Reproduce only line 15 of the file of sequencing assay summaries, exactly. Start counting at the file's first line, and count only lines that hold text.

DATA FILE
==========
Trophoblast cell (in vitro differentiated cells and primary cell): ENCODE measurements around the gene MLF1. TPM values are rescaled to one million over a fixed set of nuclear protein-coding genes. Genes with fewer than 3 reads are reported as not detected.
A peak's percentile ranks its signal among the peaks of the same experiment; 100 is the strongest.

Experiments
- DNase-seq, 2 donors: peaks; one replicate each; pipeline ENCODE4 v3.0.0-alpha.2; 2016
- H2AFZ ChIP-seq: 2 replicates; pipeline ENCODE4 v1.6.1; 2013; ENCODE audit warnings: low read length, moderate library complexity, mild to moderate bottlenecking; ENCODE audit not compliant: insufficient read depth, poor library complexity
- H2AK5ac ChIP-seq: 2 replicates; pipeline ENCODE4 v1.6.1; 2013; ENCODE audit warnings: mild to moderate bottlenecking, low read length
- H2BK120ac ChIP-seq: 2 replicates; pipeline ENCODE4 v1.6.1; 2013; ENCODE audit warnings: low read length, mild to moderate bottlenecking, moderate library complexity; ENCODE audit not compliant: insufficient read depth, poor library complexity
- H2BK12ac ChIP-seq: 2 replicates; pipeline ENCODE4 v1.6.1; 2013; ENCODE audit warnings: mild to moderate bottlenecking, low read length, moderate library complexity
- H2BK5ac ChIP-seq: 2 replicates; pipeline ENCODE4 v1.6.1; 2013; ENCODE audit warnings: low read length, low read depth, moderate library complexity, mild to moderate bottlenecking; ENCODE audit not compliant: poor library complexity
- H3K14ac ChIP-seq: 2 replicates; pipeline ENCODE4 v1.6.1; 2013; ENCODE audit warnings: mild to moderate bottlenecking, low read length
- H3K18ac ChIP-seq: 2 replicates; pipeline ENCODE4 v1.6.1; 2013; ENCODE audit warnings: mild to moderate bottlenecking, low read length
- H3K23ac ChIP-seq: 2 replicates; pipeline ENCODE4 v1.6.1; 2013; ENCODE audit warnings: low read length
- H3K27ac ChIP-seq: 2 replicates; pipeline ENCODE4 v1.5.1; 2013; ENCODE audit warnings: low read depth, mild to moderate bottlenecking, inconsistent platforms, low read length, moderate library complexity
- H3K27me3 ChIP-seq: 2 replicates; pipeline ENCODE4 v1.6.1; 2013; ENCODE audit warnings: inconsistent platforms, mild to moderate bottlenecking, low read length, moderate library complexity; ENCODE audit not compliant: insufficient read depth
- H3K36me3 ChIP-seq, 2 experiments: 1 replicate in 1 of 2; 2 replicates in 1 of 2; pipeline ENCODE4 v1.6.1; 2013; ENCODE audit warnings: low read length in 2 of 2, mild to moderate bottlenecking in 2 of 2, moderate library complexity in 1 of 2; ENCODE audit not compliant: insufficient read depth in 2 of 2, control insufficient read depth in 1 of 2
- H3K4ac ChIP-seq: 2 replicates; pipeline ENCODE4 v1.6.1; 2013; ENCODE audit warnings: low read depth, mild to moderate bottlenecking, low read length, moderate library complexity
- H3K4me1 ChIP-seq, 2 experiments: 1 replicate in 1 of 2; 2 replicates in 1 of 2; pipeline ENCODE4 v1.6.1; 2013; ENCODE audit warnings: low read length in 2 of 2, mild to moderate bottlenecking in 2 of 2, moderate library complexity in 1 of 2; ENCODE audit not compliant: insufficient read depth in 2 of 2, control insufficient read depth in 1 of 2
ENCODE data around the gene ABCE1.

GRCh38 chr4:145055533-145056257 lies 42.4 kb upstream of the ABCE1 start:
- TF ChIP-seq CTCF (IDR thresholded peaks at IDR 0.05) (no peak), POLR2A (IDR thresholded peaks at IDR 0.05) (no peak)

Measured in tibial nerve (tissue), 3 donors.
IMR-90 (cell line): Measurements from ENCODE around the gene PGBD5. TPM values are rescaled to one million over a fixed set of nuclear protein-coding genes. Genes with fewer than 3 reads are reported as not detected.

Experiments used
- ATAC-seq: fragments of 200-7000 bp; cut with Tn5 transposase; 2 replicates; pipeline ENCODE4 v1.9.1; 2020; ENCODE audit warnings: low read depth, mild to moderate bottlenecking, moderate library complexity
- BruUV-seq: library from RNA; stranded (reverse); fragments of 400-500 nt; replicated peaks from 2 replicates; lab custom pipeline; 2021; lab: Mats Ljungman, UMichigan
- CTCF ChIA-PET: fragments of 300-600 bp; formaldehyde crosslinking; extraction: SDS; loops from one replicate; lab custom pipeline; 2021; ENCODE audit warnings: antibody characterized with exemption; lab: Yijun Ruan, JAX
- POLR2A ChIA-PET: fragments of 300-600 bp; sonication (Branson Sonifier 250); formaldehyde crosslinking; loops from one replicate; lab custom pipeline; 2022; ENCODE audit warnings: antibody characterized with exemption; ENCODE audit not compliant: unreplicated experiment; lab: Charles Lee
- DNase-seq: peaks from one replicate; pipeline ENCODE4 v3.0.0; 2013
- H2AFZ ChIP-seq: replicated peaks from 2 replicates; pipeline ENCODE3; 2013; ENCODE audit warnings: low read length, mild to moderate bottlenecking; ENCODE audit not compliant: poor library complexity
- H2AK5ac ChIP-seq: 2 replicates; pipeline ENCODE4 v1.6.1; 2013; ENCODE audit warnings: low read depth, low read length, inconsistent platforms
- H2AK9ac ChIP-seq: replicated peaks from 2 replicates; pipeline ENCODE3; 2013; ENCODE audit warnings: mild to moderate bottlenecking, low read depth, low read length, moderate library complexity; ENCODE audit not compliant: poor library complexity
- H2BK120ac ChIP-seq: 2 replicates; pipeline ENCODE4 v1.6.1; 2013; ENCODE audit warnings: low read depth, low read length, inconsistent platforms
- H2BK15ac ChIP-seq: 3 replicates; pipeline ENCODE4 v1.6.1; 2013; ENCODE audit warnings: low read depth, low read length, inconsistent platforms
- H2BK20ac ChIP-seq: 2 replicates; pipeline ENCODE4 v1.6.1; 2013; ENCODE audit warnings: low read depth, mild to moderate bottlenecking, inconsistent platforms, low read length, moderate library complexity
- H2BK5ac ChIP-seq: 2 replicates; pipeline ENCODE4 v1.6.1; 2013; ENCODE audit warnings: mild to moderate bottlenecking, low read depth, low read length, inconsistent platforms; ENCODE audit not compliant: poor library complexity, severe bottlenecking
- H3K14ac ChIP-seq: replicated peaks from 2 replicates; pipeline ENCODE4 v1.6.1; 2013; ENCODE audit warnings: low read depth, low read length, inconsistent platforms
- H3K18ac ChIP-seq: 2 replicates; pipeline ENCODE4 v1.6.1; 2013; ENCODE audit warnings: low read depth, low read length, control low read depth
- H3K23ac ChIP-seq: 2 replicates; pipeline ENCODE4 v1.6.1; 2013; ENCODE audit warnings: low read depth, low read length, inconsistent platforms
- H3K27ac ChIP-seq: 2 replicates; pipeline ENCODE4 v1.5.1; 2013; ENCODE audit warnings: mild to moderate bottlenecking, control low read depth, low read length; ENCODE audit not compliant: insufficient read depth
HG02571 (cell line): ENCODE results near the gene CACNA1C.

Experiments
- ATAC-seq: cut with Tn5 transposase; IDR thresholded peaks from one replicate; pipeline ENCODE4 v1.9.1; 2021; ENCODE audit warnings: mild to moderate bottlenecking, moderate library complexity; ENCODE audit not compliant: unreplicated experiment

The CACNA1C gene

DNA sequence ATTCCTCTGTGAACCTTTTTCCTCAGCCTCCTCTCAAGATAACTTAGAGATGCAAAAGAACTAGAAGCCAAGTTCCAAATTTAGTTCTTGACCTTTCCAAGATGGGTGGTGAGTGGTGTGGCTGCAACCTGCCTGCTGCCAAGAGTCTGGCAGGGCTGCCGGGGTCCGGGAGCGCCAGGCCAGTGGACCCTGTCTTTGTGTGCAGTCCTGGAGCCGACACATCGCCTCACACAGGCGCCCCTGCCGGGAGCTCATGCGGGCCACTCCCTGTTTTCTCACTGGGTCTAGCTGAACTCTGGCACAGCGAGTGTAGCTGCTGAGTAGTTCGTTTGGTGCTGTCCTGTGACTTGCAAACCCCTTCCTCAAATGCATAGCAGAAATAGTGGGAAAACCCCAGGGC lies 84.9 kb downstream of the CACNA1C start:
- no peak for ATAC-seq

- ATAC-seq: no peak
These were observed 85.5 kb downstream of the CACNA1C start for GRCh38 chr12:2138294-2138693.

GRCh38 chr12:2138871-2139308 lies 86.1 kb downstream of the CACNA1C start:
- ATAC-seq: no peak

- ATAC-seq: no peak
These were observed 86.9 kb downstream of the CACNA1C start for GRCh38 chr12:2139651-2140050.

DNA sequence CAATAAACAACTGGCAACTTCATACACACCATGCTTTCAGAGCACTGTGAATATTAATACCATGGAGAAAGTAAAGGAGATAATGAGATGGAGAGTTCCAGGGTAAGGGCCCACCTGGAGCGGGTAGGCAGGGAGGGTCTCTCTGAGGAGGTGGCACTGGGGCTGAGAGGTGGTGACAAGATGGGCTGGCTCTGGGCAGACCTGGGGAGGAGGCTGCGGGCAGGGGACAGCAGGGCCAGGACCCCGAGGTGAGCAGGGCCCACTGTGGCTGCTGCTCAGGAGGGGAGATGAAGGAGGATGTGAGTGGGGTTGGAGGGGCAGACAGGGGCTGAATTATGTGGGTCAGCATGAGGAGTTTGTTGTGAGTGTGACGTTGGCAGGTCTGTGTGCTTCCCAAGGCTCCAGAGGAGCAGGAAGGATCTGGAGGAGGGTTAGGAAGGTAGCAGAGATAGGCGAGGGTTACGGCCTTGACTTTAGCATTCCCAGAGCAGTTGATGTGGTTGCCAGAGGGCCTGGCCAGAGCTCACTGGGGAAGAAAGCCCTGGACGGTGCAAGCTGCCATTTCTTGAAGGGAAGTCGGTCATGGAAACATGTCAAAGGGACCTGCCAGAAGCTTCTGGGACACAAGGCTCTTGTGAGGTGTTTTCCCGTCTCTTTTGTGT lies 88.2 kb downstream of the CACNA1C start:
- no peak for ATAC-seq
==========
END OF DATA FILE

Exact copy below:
- H3K36me3 ChIP-seq, 2 experiments: 1 replicate in 1 of 2; 2 replicates in 1 of 2; pipeline ENCODE4 v1.6.1; 2013; ENCODE audit warnings: low read length in 2 of 2, mild to moderate bottlenecking in 2 of 2, moderate library complexity in 1 of 2; ENCODE audit not compliant: insufficient read depth in 2 of 2, control insufficient read depth in 1 of 2